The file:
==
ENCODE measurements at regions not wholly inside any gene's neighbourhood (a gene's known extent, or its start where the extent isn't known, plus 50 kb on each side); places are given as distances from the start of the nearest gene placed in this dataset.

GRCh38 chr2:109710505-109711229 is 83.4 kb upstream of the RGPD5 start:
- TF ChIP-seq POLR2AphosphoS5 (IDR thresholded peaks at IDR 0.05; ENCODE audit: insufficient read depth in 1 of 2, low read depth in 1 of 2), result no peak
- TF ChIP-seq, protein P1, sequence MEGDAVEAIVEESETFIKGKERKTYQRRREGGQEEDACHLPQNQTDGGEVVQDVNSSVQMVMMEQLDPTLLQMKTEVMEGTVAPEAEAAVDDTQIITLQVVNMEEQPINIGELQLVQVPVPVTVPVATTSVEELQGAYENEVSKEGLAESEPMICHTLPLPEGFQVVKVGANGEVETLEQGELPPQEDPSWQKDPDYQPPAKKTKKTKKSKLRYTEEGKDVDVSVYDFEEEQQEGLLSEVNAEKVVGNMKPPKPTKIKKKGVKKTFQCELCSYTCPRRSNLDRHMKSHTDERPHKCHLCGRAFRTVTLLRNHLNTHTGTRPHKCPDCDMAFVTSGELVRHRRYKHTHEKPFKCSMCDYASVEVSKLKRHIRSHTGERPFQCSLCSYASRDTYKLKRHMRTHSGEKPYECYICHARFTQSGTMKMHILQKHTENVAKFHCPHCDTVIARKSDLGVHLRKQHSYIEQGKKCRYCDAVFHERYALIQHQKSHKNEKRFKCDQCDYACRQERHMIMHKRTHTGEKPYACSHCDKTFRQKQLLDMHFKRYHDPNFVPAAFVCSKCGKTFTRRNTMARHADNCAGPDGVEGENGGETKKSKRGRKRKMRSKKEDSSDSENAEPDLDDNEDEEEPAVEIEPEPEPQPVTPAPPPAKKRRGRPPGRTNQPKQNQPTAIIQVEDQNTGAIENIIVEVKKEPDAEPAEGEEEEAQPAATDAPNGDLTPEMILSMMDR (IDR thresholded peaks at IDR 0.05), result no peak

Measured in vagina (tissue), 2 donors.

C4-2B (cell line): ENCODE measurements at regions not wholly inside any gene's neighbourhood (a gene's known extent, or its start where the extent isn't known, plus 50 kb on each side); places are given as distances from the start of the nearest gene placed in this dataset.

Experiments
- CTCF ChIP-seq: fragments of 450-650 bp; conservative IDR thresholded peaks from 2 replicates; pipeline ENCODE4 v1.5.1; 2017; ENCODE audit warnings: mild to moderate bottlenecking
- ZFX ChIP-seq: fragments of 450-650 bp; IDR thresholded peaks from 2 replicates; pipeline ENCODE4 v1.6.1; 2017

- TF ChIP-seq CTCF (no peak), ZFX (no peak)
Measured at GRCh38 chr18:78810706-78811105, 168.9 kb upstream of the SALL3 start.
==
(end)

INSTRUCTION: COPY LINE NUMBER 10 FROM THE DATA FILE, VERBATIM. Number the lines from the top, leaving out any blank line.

- TF ChIP-seq CTCF (no peak), ZFX (no peak)